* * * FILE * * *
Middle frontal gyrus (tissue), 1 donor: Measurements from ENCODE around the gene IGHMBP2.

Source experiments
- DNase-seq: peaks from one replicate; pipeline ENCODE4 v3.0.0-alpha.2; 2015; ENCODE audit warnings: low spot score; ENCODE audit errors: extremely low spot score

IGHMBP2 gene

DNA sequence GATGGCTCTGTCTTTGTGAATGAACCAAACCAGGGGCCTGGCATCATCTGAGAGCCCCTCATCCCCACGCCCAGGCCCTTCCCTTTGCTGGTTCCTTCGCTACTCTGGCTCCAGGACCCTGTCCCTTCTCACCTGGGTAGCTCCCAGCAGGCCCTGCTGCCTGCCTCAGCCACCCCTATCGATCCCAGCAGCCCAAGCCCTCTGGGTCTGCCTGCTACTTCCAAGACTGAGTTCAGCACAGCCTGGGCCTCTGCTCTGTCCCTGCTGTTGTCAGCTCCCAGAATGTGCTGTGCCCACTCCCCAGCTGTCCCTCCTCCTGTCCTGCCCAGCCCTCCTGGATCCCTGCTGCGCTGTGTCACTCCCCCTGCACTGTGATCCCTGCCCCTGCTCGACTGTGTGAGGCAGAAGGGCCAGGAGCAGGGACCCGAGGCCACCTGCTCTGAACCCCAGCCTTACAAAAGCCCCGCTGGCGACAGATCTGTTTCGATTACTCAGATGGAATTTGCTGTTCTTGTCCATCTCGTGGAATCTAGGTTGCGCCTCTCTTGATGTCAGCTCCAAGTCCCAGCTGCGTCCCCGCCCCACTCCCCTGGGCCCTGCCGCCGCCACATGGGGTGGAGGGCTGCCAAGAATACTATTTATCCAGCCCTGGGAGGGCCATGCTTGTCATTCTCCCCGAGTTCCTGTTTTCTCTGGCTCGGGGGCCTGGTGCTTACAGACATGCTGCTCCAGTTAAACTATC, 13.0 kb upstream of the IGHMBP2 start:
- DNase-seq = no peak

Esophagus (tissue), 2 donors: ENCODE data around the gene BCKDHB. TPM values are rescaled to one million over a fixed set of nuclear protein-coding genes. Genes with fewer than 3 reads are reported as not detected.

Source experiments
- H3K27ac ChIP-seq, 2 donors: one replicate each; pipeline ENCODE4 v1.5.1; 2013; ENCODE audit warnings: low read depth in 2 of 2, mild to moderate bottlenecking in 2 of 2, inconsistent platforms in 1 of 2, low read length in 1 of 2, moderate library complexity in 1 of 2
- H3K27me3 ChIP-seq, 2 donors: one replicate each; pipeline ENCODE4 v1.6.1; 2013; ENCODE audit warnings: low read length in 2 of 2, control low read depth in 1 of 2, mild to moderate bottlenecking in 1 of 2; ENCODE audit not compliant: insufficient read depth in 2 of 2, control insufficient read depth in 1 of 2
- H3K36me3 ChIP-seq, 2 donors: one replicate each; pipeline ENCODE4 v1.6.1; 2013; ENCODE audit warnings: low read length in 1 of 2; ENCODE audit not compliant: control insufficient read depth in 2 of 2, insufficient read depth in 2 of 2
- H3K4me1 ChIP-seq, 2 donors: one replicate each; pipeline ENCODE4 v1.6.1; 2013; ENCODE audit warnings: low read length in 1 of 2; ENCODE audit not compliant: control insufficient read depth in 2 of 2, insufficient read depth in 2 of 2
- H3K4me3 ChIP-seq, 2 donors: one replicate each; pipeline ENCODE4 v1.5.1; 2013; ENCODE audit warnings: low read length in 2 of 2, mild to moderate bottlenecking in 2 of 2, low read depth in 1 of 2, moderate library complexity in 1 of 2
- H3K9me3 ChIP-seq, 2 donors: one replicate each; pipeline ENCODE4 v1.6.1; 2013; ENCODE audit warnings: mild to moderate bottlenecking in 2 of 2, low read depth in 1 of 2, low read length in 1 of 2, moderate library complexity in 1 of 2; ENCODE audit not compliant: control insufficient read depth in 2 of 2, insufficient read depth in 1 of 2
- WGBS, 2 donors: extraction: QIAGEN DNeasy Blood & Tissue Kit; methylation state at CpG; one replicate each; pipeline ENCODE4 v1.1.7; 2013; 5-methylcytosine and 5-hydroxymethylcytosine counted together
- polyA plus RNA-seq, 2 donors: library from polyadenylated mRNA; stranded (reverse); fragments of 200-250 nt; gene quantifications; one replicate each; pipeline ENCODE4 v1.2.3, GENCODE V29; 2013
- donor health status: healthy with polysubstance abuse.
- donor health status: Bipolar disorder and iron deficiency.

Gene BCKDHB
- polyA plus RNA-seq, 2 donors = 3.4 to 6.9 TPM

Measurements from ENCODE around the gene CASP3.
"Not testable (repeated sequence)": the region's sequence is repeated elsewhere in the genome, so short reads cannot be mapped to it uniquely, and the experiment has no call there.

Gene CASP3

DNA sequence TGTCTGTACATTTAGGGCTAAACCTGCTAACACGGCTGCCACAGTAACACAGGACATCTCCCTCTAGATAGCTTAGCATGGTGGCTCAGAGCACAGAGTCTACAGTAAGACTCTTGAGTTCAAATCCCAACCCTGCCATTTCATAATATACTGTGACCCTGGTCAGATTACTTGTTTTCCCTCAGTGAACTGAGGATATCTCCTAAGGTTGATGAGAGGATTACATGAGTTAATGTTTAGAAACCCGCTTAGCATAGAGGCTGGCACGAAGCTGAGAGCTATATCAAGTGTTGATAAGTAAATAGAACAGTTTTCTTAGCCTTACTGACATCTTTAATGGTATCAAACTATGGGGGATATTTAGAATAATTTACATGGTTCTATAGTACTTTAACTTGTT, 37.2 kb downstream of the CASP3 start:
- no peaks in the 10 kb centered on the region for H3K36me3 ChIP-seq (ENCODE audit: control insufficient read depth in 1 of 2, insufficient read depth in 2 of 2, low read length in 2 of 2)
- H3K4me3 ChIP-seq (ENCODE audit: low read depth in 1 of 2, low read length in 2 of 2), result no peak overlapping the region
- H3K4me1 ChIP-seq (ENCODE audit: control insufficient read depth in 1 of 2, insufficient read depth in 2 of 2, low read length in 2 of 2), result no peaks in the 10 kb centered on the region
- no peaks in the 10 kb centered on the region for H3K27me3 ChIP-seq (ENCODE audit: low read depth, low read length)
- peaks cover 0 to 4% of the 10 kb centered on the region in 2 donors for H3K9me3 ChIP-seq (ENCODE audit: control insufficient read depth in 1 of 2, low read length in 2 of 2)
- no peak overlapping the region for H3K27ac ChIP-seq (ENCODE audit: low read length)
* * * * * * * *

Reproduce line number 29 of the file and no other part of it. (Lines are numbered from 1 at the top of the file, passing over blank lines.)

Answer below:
- peaks cover 0 to 4% of the 10 kb centered on the region in 2 donors for H3K9me3 ChIP-seq (ENCODE audit: control insufficient read depth in 1 of 2, low read length in 2 of 2)